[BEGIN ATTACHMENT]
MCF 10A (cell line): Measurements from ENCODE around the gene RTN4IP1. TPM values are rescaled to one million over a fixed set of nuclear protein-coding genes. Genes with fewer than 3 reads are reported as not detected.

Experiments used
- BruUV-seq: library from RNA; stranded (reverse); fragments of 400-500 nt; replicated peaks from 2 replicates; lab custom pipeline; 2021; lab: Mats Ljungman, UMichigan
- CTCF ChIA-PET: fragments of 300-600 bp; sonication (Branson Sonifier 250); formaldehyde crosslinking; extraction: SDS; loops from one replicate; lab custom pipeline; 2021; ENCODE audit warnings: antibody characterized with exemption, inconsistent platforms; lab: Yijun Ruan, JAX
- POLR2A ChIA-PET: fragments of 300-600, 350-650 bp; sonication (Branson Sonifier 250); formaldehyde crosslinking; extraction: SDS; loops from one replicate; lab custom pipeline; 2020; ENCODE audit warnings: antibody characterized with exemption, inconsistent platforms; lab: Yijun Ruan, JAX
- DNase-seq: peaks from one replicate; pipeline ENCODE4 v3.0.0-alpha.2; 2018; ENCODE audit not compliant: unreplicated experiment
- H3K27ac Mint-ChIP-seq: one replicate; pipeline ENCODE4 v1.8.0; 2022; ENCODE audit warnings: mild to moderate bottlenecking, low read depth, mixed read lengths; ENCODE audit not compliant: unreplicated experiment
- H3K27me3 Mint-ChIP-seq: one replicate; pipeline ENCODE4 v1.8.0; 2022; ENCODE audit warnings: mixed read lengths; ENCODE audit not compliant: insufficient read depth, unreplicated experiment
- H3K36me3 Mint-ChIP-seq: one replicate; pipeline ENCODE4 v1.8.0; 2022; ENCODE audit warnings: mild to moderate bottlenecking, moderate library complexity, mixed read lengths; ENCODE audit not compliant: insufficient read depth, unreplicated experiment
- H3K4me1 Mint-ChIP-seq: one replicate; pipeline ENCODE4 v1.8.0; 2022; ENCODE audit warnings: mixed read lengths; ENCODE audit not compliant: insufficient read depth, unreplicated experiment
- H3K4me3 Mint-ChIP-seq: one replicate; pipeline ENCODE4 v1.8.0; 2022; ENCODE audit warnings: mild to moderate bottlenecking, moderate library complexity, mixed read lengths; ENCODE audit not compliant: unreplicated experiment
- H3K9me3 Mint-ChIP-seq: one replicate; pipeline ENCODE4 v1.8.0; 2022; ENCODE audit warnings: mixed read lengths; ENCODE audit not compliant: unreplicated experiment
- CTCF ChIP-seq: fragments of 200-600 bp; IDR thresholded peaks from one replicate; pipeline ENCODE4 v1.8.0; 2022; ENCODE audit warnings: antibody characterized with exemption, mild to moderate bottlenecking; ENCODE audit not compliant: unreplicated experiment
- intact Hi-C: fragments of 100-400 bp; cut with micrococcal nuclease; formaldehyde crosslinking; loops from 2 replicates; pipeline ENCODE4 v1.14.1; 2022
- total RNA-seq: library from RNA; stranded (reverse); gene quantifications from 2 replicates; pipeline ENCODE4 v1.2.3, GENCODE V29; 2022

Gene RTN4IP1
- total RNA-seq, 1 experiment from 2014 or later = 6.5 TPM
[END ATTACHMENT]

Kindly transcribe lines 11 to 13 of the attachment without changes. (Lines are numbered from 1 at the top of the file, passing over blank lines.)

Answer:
- H3K4me3 Mint-ChIP-seq: one replicate; pipeline ENCODE4 v1.8.0; 2022; ENCODE audit warnings: mild to moderate bottlenecking, moderate library complexity, mixed read lengths; ENCODE audit not compliant: unreplicated experiment
- H3K9me3 Mint-ChIP-seq: one replicate; pipeline ENCODE4 v1.8.0; 2022; ENCODE audit warnings: mixed read lengths; ENCODE audit not compliant: unreplicated experiment
- CTCF ChIP-seq: fragments of 200-600 bp; IDR thresholded peaks from one replicate; pipeline ENCODE4 v1.8.0; 2022; ENCODE audit warnings: antibody characterized with exemption, mild to moderate bottlenecking; ENCODE audit not compliant: unreplicated experiment